0
$\begingroup$

I'm currently reading a proof that the minimal polynomial of $\alpha$, a primitive pth root of unity, over $\mathbb{Q}$ is $$1+t+\ldots +t^{p-1},$$ yet the author simply states "Clearly $\alpha$ is a zero." in the proof, and I can't seem to prove that bit myself.

$\endgroup$
  • $\begingroup$ Oh, now I see that if I multiply the polynomial by $(t-1)$ I get $t^p-1$, which zeroes are clearly $1, \alpha , \ldots , \alpha ^{p-1}$. $\endgroup$ – Leo Apr 29 at 0:27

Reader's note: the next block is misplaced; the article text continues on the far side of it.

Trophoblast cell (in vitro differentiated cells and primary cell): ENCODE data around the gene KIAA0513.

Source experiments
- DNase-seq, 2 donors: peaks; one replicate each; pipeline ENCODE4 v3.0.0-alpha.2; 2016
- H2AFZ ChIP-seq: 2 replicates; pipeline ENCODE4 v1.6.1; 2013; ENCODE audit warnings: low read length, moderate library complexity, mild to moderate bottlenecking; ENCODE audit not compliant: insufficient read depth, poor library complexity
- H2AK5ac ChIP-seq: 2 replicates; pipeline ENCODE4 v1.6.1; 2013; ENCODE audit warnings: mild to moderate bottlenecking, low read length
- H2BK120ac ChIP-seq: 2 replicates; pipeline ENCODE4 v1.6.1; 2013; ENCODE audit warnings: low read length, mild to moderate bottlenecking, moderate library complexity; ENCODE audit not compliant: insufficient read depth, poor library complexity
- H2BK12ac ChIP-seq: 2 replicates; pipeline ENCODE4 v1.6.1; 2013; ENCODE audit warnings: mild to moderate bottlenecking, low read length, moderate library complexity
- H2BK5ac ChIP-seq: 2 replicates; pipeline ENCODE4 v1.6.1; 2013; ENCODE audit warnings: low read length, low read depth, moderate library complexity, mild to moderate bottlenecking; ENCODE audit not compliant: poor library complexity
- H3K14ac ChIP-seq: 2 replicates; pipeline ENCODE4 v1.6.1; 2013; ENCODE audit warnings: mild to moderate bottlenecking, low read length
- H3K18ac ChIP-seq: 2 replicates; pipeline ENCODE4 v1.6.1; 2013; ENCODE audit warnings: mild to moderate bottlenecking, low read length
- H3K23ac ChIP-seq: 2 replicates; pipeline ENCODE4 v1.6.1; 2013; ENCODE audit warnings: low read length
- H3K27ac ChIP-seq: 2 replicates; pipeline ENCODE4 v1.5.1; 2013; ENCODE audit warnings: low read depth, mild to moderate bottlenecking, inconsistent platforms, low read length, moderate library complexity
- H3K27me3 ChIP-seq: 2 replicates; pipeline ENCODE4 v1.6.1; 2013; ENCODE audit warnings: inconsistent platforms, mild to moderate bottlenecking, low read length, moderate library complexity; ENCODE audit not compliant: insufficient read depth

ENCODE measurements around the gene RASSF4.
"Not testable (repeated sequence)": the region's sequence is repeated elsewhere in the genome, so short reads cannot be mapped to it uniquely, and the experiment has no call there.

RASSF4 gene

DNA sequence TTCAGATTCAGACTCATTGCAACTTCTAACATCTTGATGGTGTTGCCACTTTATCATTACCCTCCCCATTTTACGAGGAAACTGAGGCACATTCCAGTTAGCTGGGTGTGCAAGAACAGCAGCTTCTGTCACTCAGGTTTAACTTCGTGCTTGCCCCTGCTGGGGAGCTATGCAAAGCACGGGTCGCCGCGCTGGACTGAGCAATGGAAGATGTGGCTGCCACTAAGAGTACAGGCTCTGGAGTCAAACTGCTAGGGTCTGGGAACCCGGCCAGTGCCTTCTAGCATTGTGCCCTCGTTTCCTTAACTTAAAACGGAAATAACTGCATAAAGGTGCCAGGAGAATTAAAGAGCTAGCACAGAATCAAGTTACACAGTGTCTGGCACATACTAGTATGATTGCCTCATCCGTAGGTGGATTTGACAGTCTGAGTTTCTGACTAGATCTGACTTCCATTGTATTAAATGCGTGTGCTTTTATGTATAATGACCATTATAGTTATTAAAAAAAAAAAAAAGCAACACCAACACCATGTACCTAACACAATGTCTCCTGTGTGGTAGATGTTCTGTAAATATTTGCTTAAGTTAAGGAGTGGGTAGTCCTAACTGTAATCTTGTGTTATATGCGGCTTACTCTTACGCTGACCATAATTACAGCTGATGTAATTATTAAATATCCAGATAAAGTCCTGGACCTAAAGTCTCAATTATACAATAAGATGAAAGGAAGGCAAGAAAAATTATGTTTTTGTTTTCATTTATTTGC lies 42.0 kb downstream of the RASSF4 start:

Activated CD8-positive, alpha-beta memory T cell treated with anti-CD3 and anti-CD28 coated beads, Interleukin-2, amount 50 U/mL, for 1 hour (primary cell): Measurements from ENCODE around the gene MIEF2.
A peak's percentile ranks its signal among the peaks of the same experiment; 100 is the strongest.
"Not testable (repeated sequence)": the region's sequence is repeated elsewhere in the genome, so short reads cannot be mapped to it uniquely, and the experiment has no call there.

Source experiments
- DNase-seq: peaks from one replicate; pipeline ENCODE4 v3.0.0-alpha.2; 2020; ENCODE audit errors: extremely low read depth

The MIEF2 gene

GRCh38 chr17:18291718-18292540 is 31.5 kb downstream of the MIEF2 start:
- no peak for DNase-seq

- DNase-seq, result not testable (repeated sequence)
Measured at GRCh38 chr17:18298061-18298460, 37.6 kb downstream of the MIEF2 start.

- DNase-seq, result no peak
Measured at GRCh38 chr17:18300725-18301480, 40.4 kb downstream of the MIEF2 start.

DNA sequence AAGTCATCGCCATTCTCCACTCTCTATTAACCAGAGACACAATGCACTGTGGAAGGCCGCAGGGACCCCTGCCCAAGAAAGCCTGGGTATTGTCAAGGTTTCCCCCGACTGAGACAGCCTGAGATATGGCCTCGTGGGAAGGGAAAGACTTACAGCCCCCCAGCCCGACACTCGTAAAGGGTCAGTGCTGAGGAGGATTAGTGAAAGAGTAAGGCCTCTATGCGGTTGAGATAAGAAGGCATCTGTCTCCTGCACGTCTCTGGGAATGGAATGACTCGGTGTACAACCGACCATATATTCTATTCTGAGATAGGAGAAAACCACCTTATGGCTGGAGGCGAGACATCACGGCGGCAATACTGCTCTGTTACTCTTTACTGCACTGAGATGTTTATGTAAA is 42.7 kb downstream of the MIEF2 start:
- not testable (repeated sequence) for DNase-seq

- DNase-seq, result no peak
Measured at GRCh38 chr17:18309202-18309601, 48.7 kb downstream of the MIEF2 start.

2
$\begingroup$

Note $(1+t+\cdots + t^{p-1} ) (1-t)= t^p -1$, and that $\alpha$ is a root of $t^p -1$, since it is a pth root of unity, but not of $1-t$, since it is primitive. Then it must be a root of $1+\cdots+t^{p-1}$, as the author says.

| cite | improve this answer | |
$\endgroup$

Your Answer

By clicking “Post Your Answer”, you agree to our terms of service, privacy policy and cookie policy

Not the answer you're looking for? Browse other questions tagged or ask your own question.